Every day Grandfather joined his family in the pottery shop again. The old man would spend his days in the shop, sometimes dozing in a chair, but usually telling stories.

And while Grandfather told stories, Granddaughter, and the son and the daughter-in-law would listen and they would shape the pots. And the stories began to shape the clay, the stories became a part of the clay.

So when Grandfather told a story about a great dragon with shining green wings, the daughter-in-law listened and shaped a deep shining green bowl with handles that stretched wide.

And when Grandfather told a story about an enchanted princess with long flowing hair and eyes that sparkled, his son would shape a long slender vase that sparkled in the sunlight.

The pots and bowls began to sell well again. The family lived on together in this way for many more years, not always in harmony, but certainly with more caring than before.

Monday, July 16, 2012

“Hey, Mr. Pig Story Man”
by Rocci Hildum
June 5, 2008

I had a wonderful time at the Northwest Folklife Festival at the Seattle Center over Labor Day Weekend, May 23 – 26, 2008. It is always a dilemma when I am at a festival like that choosing which performers I want to see. Every choice is a choice not to see another wonderful performer. That is why I was so happy when I went to the Story Swap on Monday May 26, 2008 in the Center House Theater. There was a smallish crowd, but a crowd who had made the choice of all the music and dance and crafts and food to come to hear stories.

I had told stories in the Center House Theater on Sunday and the audience was wonderful. I had a great reception and told three of my favorite stories, including one that has some amusing audience participation. But I intentionally saved my very favorite story for the Story Swap.

I told The Absolutely True Story of the Three Little Pigs. I originally wrote this story for a friend of mine who was working on developing a land trust in Leavenworth. Ever since it has been one of my favorite, and apparently one of my audience’s favorite stories.

Later on Monday I was rushing past the Center House on my way to a workshop when I heard someone behind me calling, “Mr. Pig Story Man, Mr. Pig Story Man.” I have been called many things, some of which would not be appropriate for inclusion here, but I had never been referred to as Mr. Pig Story Man before. However, seven years of college and two degrees has prepared me well to be able to make certain logical inferences based on carefully considering all of the available information and evidence. I inferred that someone who did not know my given name was actually calling for me.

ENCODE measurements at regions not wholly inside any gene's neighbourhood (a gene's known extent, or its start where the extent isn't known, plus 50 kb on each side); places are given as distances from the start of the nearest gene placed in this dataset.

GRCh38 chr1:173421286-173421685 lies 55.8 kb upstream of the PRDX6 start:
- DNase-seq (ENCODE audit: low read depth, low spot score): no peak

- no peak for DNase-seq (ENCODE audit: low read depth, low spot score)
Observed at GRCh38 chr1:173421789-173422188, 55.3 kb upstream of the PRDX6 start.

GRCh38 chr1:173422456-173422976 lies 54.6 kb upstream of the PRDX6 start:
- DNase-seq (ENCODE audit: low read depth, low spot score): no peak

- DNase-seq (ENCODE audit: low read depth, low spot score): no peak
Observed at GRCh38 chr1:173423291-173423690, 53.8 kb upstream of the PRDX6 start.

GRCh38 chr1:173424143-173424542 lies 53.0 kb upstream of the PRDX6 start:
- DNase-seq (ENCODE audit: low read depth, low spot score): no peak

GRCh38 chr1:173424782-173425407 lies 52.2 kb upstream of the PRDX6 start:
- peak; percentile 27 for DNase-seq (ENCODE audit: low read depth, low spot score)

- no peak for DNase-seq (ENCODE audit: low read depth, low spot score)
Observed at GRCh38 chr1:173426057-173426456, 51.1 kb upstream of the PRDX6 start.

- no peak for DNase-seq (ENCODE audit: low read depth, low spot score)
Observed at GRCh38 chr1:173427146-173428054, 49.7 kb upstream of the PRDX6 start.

I stopped and turned around to find a woman out of breath running after me. She told me how much she had enjoyed my story. We exchanged business cards and agreed that we would keep in touch.

As I have reflected on that little incident, which lasted perhaps one or two minutes in an otherwise very busy and eventful weekend, it occurs to me how much power the right story, at the right time, and to the right audience can have. Of all the entertainment and connections I made that weekend this one will probably be the one I most remember, especially now since I am writing about it. But I suspect that my new friend will also remember this incident, probably more so because she may be reading this right now.

We never know when or who or how our favorite story will touch someone. What lasting impressions our words may have. And so I have decided that from now on, my favorite story is the one I am telling right now … not this story about the woman calling me Mr. Pig Story Man, I mean the story that I am telling at any given moment will be my favorite story.

I know that when I tell The Absolutely True Story Of The Three Little Pigs everything that makes that story my favorite, or at least that did make it my favorite, gets reflected in how I tell that story. There is just a little more animation, a lift to my voice and a sparkle in my eye. I love all the stories I tell, but what if I told every story as if it were my very favorite story?  What if every story reflected my love and appreciation for that story’s unique gifts and joys? Why, who knows what might happen, I might be walking somewhere some day and hear someone calling behind me, “Mr. Ananzi Story Man, Mr. Ananzi Story Man.”

I think that would be a wonderful compliment!

Saturday, July 7, 2012

The Barking Mouse

A unique retelling of a Cuban folktale